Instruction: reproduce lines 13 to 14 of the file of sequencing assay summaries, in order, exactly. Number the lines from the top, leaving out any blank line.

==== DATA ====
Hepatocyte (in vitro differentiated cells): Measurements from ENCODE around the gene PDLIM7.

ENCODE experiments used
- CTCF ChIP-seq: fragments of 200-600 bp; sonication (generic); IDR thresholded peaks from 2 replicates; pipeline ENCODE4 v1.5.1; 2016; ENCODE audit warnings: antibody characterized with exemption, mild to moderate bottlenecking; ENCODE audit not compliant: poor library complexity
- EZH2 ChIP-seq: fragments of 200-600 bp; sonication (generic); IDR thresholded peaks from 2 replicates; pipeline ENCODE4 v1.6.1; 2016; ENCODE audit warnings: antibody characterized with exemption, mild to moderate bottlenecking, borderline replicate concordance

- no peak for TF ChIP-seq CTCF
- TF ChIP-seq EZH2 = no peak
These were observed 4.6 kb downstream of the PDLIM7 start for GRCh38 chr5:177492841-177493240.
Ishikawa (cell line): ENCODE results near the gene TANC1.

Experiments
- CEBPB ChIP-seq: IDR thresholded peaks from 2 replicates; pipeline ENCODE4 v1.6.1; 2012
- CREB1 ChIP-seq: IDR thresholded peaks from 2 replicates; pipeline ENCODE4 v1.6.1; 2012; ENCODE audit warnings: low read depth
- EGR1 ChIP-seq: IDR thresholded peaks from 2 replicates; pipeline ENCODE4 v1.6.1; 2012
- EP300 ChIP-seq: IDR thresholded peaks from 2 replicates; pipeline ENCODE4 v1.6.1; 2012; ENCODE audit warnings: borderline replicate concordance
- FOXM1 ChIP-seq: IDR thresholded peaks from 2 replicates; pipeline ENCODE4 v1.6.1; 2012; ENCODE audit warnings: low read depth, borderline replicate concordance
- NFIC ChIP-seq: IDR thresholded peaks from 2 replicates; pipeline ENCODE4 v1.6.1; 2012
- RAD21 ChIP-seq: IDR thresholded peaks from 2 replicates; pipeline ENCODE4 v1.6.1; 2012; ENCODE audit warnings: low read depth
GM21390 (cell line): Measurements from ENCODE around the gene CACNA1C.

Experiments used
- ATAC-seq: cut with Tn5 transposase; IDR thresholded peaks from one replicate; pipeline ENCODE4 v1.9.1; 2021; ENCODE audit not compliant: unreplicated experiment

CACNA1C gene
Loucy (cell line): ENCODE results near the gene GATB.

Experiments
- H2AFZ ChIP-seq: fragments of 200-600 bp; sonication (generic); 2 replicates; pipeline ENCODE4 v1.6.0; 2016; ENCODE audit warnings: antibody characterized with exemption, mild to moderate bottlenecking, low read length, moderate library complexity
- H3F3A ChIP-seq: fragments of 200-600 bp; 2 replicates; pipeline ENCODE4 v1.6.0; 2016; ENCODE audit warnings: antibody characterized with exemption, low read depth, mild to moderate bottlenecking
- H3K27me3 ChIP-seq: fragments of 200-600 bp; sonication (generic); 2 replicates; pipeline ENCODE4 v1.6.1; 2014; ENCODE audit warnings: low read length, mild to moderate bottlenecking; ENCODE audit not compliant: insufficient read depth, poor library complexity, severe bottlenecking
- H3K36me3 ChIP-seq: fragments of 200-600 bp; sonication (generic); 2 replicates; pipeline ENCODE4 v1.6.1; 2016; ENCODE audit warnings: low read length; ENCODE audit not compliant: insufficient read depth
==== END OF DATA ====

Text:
- EP300 ChIP-seq: IDR thresholded peaks from 2 replicates; pipeline ENCODE4 v1.6.1; 2012; ENCODE audit warnings: borderline replicate concordance
- FOXM1 ChIP-seq: IDR thresholded peaks from 2 replicates; pipeline ENCODE4 v1.6.1; 2012; ENCODE audit warnings: low read depth, borderline replicate concordance